We are studying portions of 1 Chronicles 17 and 1 Chronicles 21 for Sunday, December 15. This is the account of David’s plan to build a temple as a permanent home for the Ark of God, God’s response (“thanks, but no thanks”), and then the final episode in the saga of David’s ill-conceived census that ends with identifying the location of the future temple. [Some questions on the text are here.] Here are some [minimal] notes on the text:

BACKGROUND AND CONTEXT: Chapter 17 is the next episode in the narrative we’ve been following for the past couple of weeks (David’s bringing the Ark to Jerusalem, and David’s installation of the Ark in its new site). It makes sense, or we can imagine how it would, that once the sacred object is in place in the city, “down the street” from David’s palace, so to speak, David would begin to think about setting up a permanent structure for it.

Once God has announced God’s alternative building project, however, the narrative turns action-oriented, and the next three chapters deal with military matters. Then, chapter 21 is the Chronicler’s account of “the census.” This is one of the places where the Chronicler gives a different version of events than the alternative Deuteronomistic historian (2 Samuel 24).

In either version, it’s difficult for contemporary American readers, who are used to a constitutionally-mandated census every 10 years, to understand what the problem with the census even is. Especially since Biblical leaders had counted people before (see Numbers 1:1-16, Numbers 26:1-4). One key difference between Numbers and Chronicles (although not 2 Samuel) is that in Numbers (and 2 Samuel) God gives the order to count the people; in Chronicles it sounds like it’s David’s idea, once it’s put into his head by the Accuser (Satan). One suggestion for why the census is such a problem is that David’s act of numbering the people implies that they are David’s to count, that they “belong to David.” Another suggestion is that “some ritual taboo” is broken in undertaking the census. Another, to me the most persuasive explanation, is that David’s act of counting the potential troops reflects a lack of trust in God, and a corresponding excessive concern to assess the human resources he can count on.

[On the other hand, let’s not read this story as an invitation to pretend that imprudence or indifference to reality, as manifested in a refusal to collect basic data, is automatically a sign of faith. When it comes to the conduct of our own affairs, imprudence or indifference to reality may simply be signs of … imprudence or indifference to reality. As usual, context is everything, and only truth is truth.]

CLOSER READING: We’re focusing on the first verses of chapter 17 (God’s answer to David’s plan), and the closing verses of chapter 21 (the end of episode of the census).

The text calls attention to dwelling, houses, and building by repetition. In verse 1 David is dwelling in Jerusalem when he notices that the Ark is not enjoying the same luxury. God’s answer emphasizes that God hasn’t asked for a dwelling, and hasn’t had a dwelling before now, but later says God will give Israel a place to dwell (v9).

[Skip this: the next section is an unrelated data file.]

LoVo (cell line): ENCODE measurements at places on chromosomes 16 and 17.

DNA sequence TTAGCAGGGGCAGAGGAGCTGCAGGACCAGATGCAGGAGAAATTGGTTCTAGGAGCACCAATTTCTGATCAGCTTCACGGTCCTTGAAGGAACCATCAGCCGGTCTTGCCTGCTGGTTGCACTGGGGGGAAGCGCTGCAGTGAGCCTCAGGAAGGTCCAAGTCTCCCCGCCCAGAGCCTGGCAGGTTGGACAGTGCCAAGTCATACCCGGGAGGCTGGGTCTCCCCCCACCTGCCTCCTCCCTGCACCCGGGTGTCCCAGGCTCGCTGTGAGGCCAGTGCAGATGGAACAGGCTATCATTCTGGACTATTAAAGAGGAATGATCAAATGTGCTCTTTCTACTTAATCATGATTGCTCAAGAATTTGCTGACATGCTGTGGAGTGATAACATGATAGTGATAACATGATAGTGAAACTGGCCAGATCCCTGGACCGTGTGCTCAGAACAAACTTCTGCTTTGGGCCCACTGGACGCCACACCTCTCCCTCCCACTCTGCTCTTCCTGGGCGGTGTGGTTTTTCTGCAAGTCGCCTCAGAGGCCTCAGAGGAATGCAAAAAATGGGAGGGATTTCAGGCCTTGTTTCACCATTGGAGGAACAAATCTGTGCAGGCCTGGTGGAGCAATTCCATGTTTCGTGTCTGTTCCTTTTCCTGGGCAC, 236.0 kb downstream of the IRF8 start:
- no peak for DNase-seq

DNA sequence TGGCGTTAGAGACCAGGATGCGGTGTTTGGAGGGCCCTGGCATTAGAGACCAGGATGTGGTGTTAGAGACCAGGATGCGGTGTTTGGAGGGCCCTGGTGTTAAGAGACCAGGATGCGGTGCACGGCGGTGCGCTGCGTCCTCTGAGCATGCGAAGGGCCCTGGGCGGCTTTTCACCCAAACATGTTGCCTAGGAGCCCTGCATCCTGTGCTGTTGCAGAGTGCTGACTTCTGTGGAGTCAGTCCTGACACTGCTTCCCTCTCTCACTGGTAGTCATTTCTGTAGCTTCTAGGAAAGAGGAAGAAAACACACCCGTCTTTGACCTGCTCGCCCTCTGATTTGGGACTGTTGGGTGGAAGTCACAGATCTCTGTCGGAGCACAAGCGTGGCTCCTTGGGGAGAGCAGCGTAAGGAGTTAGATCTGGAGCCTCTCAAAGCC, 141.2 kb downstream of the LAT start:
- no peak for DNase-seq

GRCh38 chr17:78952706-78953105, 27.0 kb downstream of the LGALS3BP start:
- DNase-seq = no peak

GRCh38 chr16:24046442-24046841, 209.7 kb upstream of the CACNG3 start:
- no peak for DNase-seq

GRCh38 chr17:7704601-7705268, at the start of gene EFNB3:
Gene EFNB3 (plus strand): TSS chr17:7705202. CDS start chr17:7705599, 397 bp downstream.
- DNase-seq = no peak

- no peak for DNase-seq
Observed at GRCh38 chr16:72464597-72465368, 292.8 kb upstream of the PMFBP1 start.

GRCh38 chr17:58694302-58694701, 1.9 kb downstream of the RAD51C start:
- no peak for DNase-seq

Similarly, the action of building a house, which is also a play on words – since a “house” can be a place to live, or a line of descendants to live in that place – becomes the topic of the speech (verses 4, 6, 11, 12). God hasn’t asked for a house; David is not to build a house for God, God will build a house for David; then David’s son can build a house for God. The Father-Son relationship is mentioned in connection with this, too, and augmented – David is God’s “servant” (verses 4, 7), but David’s son will be God’s son. [In other words, God’s building of the relational house will come first, and the fruit of the relational house will be architectural house, in effect, a monument to the relationship.]

Verse 9 is an elaborate promise to Israel: Israel will be planted, will dwell and will not move, and will not be oppressed by enemies. This promise is set in the past, so it seems to refer to the nomadic time in the wilderness and perhaps to the dislocations of the time of the judges. We should probably hear it, however, with the ears of people who have recently been through the experience of exile: as a longed-for assurance of place, stability and security. Then, we can hear it as an ancient promise that contemporary refugees long to see fulfilled.

At the end of chapter 21, David responds to an instruction from God via an angel via Gad the seer to build an altar on the threshing floor of “Ornan the Jebusite.” Everything about this episode is curious and feels significant: that the place belongs to an outsider, not an Israelite (why?); that Ornan keeps on threshing wheat in full view of the angel of death (verse 20) – whatever character trait that represents, it seems like something to meditate on, and possibly one to cultivate; that David’s status as king is pointed out in the text – specifically in the course of his act of purchasing, rather than commandeering, the place for the altar; the purchase price is enormous (12 times the price recorded in 2 Samuel; maybe adjusted for inflaction, but more likely reflecting the great value of this special site); that God affirms the sacrifice with fire from heaven, also God’s response to the inauguration of the altar in the Tabernacle (Leviticus 9), and Elijah’s altar in the competition with the prophets of Baal (1 Kings 18) – aside from the times fire from heaven represents judgment and punishment.

The next chapter of Chronicles informs us that this auspicious location will be the site of the Temple.